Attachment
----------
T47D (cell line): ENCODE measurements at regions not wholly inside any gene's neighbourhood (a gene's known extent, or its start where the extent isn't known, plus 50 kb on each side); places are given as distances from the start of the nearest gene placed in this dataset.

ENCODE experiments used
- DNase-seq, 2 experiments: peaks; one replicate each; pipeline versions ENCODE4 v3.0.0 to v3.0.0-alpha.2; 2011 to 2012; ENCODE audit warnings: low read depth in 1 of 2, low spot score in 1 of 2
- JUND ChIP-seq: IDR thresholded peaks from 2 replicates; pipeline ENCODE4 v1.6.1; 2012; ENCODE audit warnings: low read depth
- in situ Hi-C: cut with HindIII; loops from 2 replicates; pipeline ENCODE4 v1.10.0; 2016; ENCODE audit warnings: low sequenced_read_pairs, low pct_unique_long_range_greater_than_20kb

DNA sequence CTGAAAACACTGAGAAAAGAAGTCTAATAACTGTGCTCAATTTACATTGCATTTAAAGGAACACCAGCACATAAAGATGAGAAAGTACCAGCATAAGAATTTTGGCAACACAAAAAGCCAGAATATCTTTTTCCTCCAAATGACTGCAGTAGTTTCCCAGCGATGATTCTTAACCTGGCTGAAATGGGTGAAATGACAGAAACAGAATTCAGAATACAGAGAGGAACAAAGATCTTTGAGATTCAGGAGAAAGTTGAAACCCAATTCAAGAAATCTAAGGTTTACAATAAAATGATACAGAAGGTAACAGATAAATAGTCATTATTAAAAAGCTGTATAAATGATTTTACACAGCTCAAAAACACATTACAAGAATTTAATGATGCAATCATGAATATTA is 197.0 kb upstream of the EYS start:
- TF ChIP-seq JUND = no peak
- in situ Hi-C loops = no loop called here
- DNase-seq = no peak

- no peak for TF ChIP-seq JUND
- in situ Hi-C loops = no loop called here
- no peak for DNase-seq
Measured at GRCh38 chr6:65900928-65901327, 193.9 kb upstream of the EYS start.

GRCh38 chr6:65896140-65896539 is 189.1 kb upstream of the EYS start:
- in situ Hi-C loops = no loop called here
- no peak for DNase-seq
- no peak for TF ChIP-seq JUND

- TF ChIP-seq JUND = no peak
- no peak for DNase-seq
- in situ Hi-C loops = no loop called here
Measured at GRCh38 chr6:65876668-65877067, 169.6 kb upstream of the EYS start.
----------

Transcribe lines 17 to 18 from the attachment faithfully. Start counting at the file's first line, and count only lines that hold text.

- no peak for TF ChIP-seq JUND

- TF ChIP-seq JUND = no peak